Charlotte’s description of the life of a spider is pretty accurate, except that they don’t talk or spell. Most spiders live only one season and reproduce by spinning egg sacs. Spiders with webs catch their prey in the web, inject a venom that starts the digestion process and then drink the digested juice within the animal’s body. (Spiders don’t really drink blood. The prey’s body is predigested by the poison the spider injects making the inside of the prey a kind of soup. The spiders drink the soup.) Young spiders disperse by sending out strands of silk, called balloons, and riding the air currents to a new home.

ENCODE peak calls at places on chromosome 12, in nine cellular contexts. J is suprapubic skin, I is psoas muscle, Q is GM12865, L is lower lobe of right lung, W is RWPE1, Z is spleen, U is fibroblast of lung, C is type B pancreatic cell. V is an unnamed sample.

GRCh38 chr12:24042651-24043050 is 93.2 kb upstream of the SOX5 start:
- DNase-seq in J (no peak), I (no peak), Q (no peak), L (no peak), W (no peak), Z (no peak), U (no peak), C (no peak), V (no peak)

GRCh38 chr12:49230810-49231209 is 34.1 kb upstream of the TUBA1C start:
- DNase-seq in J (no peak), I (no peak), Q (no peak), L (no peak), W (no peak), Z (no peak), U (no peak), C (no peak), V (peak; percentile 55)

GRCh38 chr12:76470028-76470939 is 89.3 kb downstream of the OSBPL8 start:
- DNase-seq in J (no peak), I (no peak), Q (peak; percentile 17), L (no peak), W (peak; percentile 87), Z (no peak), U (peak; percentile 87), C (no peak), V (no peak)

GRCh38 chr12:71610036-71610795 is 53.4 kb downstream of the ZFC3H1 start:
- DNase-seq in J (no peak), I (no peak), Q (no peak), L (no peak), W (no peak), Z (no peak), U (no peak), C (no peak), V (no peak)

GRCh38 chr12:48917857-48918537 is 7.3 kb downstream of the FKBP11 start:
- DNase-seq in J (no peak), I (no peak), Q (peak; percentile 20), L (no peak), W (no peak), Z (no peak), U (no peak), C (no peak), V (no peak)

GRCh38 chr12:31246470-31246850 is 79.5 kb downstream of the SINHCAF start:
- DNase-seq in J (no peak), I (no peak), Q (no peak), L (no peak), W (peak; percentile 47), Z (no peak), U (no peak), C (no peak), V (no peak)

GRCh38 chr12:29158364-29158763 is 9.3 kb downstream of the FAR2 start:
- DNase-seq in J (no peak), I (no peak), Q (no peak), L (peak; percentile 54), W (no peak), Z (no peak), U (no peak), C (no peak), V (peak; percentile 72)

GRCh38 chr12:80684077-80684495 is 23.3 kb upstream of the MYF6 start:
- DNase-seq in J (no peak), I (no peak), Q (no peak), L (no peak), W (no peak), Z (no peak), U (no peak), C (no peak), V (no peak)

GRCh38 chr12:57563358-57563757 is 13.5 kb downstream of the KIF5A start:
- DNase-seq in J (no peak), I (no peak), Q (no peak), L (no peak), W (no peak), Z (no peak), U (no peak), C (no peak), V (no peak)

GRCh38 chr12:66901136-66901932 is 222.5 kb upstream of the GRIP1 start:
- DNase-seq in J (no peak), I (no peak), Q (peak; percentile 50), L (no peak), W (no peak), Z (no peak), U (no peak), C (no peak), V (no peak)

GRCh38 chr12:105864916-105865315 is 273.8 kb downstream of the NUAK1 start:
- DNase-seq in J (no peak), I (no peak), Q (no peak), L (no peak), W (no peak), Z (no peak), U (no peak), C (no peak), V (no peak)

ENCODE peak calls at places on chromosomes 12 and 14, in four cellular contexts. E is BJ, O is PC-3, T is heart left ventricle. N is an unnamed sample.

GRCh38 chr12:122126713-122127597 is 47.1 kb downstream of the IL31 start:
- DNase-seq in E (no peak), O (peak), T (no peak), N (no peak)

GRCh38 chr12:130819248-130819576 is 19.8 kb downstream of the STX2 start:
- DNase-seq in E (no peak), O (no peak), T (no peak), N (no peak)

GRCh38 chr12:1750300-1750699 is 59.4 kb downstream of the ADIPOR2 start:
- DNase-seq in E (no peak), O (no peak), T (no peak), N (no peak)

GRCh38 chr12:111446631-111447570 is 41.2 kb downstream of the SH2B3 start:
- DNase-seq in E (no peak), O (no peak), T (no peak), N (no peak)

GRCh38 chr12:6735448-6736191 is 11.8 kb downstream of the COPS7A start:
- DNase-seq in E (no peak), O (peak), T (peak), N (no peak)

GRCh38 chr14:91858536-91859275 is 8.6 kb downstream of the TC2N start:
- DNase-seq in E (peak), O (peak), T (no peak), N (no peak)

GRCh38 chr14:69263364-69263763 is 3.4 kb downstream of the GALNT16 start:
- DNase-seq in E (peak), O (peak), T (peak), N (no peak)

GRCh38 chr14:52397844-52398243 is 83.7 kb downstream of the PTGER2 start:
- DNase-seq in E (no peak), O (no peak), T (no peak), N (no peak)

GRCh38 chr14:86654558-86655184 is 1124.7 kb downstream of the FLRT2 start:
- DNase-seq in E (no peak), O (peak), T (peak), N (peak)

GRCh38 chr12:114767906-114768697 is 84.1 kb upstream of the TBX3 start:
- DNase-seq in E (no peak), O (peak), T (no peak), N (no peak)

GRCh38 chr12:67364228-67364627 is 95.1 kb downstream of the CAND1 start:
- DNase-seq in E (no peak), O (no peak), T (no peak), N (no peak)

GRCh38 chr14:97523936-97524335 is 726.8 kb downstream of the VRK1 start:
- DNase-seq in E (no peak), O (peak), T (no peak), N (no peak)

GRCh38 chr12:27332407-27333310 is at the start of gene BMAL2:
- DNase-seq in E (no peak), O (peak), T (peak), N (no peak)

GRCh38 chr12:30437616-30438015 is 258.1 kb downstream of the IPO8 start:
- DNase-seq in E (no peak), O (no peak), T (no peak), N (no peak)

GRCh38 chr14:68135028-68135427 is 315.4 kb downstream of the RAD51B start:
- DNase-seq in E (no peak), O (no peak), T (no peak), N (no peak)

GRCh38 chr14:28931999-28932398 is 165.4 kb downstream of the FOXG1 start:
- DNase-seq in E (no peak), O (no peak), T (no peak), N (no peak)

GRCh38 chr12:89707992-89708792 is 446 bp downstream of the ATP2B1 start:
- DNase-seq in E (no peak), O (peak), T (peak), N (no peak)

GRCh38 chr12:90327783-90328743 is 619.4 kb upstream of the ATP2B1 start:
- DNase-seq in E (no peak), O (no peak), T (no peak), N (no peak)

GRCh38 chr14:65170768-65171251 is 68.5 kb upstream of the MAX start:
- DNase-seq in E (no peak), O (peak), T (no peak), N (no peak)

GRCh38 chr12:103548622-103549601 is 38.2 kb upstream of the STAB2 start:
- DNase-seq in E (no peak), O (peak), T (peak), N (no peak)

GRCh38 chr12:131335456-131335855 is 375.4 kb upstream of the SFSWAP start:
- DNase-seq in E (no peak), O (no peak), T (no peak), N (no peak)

Spiders have four pairs of legs, eight in all. Their bodies have two major parts, a head region and an abdomen. These are joined by a narrow waist. At the end of their abdomen, spiders have small fingerlike spinnerets which produce silk. Spiders have a pair of jaw-like structures as part of their head which end in hollow fangs for injecting venom into their prey. For almost all spiders, these fangs are not strong enough to pierce human skin, however, their jaws can still bite people and spider bites can result in bad infections. Young spiders (spiderlings) look just like the adults, only they are smaller and they may have a different color.

Spiders have an important place in most ecosystems. If spiders didn’t exist, insects like mosquitoes and flies would soon get out of control. People would have to use many more chemicals to control insects.